When President Bush receives protests as he travels abroad, it’s front-page headline news. Yet, when former Vice President Al Gore is so protested, the media couldn’t care less.
Although the Associated Press did report Gore’s visit to Buenos Aires, Argentina, to speak at a biofuels conference Friday, virtually no American media outlet picked up the story:
As Gore spoke, outside the hotel demonstrators on bicycles and wearing surgical masks chanted slogans against multinational agribusinesses, saying the biofuel boom will cause deforestation and turn arable land into deserts.
Sadly, there wasn't a lot of details in this piece about the actual protests. Thankfully, I received the following La Nacion article by e-mail yesterday with a translation that offered a lot more insights into the matter:
The big story of the week has been "Mullah Mouse," the hate-spewing Palestinian children's character whose show on Hamas television encouraged kids to kill non-Muslims to help establish world Islamic domination.
You would think that CNN would have wanted to get in on some of that news. It's controversial. The visuals are great and it's eminently topical.
The network did finally cover the story (saying the mouse "reaches out" to children as Ken Shepherd reported yesterday) but the day before, Headline News host Glenn Beck was thwarted in his attempts to cover the story, all over some minuscule nit-picking in the translation. CNN's politically correct staff stopped him from making the report over a single word. Beck discussed the problem on his radio show Wednesday. Click the video above to watch his story. (Hat tip: LGF)
Following the election of conservative candidate Nicolas Sarkozy to France's presidency, there have been a series of riots from angry protesters upset at his victory. Unfortunately, it's a little hard to know much about the rioters due to the French government's passing a law that makes it a crime to report on riots unless you are a professional journalist:
The French Constitutional Council has
approved a law that criminalizes the filming or broadcasting of acts of
violence by people other than professional journalists. The law could
lead to the imprisonment of eyewitnesses who film acts of police
violence, or operators of Web sites publishing the images, one French
civil liberties group warned on Tuesday.
The council chose an unfortunate anniversary to publish its decision
approving the law, which came exactly 16 years after Los Angeles police
officers beating Rodney King were filmed by amateur videographer George
Holliday on the night of March 3, 1991. The officers’ acquittal at the
end on April 29, 1992 sparked riots in Los Angeles.
Over the weekend, Al Gore caused somewhat of a stir down in San Antonio for refusing to allow the media to cover a speech he was giving to architects who are also adherents to his global warming gospel.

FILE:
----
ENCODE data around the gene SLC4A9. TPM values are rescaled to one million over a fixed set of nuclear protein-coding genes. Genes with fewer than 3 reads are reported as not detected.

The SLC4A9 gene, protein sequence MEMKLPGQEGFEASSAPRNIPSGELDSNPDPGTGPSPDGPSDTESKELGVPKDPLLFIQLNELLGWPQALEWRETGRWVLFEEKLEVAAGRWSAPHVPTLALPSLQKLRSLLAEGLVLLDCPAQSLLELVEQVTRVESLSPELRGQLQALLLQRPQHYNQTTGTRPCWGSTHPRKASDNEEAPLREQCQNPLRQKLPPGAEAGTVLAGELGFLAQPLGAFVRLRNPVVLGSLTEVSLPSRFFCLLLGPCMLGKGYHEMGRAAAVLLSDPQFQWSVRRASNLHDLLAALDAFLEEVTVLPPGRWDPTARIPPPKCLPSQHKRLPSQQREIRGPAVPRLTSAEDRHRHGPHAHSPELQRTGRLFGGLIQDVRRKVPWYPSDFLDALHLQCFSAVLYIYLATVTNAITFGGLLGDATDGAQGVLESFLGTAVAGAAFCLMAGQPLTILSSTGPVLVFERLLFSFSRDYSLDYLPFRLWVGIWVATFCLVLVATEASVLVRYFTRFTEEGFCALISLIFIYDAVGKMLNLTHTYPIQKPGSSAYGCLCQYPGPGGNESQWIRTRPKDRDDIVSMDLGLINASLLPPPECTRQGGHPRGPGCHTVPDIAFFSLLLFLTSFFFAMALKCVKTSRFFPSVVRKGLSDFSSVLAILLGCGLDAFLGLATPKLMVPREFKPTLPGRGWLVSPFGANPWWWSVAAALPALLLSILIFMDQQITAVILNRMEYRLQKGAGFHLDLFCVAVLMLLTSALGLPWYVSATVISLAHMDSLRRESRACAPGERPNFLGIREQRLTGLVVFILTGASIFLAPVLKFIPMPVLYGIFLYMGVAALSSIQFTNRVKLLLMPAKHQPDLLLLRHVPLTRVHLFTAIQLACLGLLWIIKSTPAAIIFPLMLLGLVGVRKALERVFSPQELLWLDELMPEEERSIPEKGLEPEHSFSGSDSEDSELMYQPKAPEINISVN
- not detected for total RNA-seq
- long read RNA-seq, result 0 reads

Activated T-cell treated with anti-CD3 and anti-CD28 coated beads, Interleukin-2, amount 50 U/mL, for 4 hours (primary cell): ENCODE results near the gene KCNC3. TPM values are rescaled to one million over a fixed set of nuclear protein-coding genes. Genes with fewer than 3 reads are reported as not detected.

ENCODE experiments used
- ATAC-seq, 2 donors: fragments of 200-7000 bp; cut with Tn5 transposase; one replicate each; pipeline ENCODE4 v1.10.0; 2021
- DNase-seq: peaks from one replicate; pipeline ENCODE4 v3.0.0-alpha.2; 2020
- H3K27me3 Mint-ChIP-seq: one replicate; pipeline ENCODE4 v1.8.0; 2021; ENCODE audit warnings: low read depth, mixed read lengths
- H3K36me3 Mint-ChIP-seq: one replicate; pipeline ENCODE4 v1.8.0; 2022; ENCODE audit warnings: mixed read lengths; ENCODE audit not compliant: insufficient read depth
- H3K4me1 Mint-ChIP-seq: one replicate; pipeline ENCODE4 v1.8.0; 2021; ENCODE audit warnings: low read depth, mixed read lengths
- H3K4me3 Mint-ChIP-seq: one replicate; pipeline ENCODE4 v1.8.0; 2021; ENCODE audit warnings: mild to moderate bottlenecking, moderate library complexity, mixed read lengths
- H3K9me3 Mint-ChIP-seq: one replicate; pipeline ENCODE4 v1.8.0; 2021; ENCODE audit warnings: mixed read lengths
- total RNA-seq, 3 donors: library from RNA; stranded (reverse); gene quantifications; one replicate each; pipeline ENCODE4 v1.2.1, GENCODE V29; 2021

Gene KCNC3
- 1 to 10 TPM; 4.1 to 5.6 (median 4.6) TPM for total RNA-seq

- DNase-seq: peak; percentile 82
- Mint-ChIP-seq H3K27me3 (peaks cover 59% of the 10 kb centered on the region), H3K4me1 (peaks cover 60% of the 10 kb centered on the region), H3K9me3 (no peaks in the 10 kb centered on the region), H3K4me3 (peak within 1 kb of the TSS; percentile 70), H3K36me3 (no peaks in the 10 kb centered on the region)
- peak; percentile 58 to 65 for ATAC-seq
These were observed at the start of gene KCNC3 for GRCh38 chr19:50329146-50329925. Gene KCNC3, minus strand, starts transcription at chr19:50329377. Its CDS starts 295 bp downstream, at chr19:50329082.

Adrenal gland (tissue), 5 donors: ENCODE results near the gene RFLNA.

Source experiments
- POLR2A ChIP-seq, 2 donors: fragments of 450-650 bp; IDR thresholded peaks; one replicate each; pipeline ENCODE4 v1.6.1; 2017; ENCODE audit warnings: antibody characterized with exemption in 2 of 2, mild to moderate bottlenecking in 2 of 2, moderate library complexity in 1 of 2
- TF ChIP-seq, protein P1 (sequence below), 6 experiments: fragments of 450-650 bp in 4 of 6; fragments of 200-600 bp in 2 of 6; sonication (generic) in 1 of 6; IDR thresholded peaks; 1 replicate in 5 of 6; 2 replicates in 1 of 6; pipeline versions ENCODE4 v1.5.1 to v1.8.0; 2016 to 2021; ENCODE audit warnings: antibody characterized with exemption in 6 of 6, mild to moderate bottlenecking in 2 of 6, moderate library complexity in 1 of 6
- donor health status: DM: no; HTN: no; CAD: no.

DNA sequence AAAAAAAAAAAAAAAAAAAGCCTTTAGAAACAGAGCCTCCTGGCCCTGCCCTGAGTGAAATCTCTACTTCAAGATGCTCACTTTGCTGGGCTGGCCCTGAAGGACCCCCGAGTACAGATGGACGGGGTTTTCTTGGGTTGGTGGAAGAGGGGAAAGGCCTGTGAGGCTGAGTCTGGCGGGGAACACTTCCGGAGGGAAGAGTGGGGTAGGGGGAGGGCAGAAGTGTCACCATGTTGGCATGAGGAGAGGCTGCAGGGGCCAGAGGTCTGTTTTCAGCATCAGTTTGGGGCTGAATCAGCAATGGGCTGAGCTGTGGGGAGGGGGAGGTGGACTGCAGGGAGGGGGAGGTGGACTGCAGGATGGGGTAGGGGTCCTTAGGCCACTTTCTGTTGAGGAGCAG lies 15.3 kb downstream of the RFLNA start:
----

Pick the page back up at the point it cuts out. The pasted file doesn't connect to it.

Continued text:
Thankfully for open dialogue, a reporter for the San Antonio Express-News crashed the party. Unfortunately for reasoned dialogue, the reporter, Anton Caputo, failed to report the event with any sort of skepticism, almost falling over himself to praise the veep-turned-envirovangelist.
parts visionary, cheerleader and comedian, Al Gore brought his message
of how to fight global warming to a capacity crowd of receptive
architects Saturday in San Antonio.
The former vice president referred continually to a "new way of
thinking" that is emerging in the country and offered hope in the
battle to control the effects global warming will have on the planet.
How often in the past couple of years as the antiwar voices in the media have gotten louder and more visible have you seen a report about the supposedly poor condition of the American military and troubles with recruitment?
So often that it's nauseating, right?
Well, with virtually no fanfare from a press with a clear agenda, the Army National Guard reported in April that it had achieved a goal it had not been able to attain since 1999.
CBS Radio might be about to get a very expensive lesson in contract law, for terminated former “shock-jock” Don Imus has just hired topnotch legal counsel in what could be the most-watched trial since O.J. Simpson’s.
Don Imus is suing CBS Radio for more than $40 million. He is suing for vindication, according to a media expert, who said “(Imus) wants his name cleared.”
The former talk show host hired one of the country’s top First Amendment trial lawyers to sue CBS for firing him over racial and sexual on-air comments. But Imus points out his contract calls for “irreverent” and “controversial,” and his “nappy-headed ho” remark was certainly that.
Hmmm. That was in the contract? It appears CBS somehow forgot:
Over the past few days, Gates of Vienna discussed a very troubling story about Finnish blogger Mikko Ellila, “who has been summoned by the police for a hearing next week, all because of the content of his blog posts.” Mikko posts in Finnish but contacted several people in English about this, such as the Australian blogger Prodos, who owns the site that hosts the potentially criminal blog. Mikko explained to Prodos why he is going to be questioned by Finnish police: